Protest the suffering of Iraqi Christians: No to terrorism No to state terrorism.Hands off our minorities. Hands off our people. Shame on the human rights violators on all sides. Assemble 11:30 on 28/7/14 near Parliament Square, near Westminister tube station London. For more past events click here
We women of Tadhamun condemn the persisting practice of arbitrary arrests by the Iraqi security forces. We condemn their arrests of women in lieu of their men folk. These are 'inherited' practices. We are alarmed by credible media reports of the Green Zone government’s intentions of executing hundreds of Iraqi men and women.
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Sunday, April 20, 2014
Following the American occupation of Iraq in 2003, the US civilian governor Paul Bremer introduced a law fixing women’s participation in parliament at 25%. In the country’s first governing council in 2003, appointed by Bremer, three women were chosen, out of 25; but their selection was made on sectarian and ethnic background, not merit. Iraq’s permanent constitution, approved in 2005, fixed the percentage of women MPs at 25% (paragraph 5, article 49). Thus in the first election of 2005, 73 women gained seats out of 275 (26.5%).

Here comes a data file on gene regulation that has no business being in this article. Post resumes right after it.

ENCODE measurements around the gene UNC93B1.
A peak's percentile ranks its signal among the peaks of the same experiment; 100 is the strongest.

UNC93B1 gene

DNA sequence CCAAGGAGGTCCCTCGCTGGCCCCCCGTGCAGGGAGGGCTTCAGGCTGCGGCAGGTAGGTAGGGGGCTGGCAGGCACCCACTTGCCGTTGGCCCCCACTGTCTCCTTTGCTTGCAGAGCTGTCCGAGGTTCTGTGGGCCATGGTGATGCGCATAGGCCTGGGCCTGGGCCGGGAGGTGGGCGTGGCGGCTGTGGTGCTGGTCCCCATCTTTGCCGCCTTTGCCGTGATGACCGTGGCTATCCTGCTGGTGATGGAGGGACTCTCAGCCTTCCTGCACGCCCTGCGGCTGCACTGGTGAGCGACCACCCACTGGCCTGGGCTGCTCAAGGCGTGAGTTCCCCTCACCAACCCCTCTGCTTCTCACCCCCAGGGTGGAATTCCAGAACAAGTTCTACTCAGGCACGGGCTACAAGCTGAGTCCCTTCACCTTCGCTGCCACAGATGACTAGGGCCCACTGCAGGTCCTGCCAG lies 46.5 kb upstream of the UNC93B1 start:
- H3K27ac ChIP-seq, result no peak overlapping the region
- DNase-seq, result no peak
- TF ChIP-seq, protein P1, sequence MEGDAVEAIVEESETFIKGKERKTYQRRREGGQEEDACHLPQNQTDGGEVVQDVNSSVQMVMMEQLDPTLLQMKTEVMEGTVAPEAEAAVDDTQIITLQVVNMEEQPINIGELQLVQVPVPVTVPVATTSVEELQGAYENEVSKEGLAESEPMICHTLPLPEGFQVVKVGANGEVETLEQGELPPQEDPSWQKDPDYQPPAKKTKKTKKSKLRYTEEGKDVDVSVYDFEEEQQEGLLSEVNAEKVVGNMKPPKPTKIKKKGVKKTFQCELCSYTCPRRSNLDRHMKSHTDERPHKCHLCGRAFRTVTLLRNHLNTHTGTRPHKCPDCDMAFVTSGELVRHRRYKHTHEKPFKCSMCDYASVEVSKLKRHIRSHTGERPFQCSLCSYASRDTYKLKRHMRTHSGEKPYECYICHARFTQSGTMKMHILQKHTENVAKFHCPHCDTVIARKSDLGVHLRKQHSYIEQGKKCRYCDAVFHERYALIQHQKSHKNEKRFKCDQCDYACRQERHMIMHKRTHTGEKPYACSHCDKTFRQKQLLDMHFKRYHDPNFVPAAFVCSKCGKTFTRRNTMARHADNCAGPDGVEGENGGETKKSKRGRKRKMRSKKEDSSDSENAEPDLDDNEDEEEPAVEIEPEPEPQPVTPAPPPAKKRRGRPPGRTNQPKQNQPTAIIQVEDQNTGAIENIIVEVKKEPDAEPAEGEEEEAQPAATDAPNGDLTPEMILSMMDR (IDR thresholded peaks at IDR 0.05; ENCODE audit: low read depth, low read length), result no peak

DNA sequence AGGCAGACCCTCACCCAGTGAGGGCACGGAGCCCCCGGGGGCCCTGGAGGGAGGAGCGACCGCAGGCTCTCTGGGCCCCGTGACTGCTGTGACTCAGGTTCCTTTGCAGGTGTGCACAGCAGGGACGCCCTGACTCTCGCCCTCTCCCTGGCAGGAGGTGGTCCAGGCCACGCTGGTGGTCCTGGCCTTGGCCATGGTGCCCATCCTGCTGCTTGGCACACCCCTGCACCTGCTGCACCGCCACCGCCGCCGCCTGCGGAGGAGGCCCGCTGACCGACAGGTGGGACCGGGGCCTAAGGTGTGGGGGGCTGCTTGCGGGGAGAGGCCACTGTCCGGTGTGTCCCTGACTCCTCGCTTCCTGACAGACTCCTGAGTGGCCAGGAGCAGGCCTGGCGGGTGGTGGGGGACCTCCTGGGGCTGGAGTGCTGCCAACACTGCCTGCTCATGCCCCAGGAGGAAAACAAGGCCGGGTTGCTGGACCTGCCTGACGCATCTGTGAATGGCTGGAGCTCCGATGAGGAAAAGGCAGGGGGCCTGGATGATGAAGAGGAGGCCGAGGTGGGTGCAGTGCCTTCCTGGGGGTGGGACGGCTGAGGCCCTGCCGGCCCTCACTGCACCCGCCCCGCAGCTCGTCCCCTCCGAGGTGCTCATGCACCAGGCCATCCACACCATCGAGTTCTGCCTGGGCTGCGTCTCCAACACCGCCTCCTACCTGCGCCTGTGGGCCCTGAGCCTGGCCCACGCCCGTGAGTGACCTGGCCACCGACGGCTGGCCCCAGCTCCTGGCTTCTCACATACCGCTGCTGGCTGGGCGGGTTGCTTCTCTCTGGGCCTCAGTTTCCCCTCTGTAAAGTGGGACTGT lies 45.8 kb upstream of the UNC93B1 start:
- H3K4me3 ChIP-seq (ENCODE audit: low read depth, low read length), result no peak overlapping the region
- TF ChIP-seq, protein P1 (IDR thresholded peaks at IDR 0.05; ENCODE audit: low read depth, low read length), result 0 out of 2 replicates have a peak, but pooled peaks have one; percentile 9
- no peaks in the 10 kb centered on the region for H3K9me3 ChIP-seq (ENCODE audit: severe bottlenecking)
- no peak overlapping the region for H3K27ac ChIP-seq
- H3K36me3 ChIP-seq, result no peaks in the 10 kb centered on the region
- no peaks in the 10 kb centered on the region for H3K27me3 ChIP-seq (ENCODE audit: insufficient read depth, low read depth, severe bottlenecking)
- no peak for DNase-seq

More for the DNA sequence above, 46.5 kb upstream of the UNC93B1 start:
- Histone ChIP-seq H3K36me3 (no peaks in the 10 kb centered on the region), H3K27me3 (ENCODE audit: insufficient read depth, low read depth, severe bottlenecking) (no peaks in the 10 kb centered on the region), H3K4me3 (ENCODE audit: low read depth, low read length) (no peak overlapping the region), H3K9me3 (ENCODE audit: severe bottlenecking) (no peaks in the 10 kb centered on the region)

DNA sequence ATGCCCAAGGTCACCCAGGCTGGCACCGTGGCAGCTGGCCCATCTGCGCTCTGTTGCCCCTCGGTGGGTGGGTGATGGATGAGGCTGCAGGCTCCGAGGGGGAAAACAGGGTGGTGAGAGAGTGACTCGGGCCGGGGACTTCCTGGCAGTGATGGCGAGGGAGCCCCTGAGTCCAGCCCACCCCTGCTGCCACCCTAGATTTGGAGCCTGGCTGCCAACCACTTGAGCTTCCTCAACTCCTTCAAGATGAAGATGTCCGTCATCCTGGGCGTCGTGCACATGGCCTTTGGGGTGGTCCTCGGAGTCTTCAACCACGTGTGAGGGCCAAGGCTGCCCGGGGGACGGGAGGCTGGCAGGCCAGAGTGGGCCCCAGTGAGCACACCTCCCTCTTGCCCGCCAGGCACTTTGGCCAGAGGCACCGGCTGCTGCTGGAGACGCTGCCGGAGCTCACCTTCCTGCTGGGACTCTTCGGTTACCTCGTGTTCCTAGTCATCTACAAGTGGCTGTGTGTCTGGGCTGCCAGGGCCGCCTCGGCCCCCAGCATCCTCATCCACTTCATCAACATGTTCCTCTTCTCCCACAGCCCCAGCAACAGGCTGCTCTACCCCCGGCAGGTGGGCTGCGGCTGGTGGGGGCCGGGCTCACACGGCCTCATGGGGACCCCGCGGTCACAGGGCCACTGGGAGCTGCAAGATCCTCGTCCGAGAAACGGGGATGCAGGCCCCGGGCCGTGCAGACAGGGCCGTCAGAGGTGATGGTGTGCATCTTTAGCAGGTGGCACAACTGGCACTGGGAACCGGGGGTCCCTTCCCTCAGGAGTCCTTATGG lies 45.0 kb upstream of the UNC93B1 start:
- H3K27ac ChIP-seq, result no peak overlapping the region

In the 2010 elections there were 82 women MPs out of 325. Yet only four women candidates got enough votes (30,000) to actually win their seats: the rest were appointed as part of the 25% quota (some appointees only won around 100 votes). This quota did not apply to the cabinet where numbers varied according to the wishes of the prime minister: one woman out of 25 male ministers (2003), six out of 31 (2004), six out of 36 (2005), four out of 37 (2006); that dropped to only two out of 42 in the present (2010) cabinet.
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المقالات المنشورة على هذا الموقع لا تعكس بالضرورة آراء منظمتنا أو أعضاء منظمتنا
While the point itself may not have more than Abbasid houses under the ground, it is adjacent to the palace of Sur Isa, the remains of which can be seen in the photo. While the initial construction might or might not touch the palace, accompanying activities will certainly spread over it.Sur Isa can be identified with the palace of al-Burj, built by the
Abbasid Caliph al-Mutawakkil, probably in 852-3 (Northedge, Historical Topography of Samarra, pp 125-127, 240). The palace is said to have cost 33 million dirhams, and was luxurious. Details are given by al-Shabushti, Kitab al-Diyarat.
Samarra was declared a World Heritage site by UNESCO at the end of June. The barracks could easily have been built elsewhere, off the archaeological site.--
Alastair Northedge Professeur d'Art et d'Archeologie Islamiques UFR d'Art et d'Archeologie
Universite de Paris I (Pantheon-Sorbonne) 3, rue Michelet, 75006 Paris
tel. 01 53 73 71 08 telecopie : 01 53 73 71 13 Email :
Alastair.Northedge@univ-paris1.fr ou email@example.com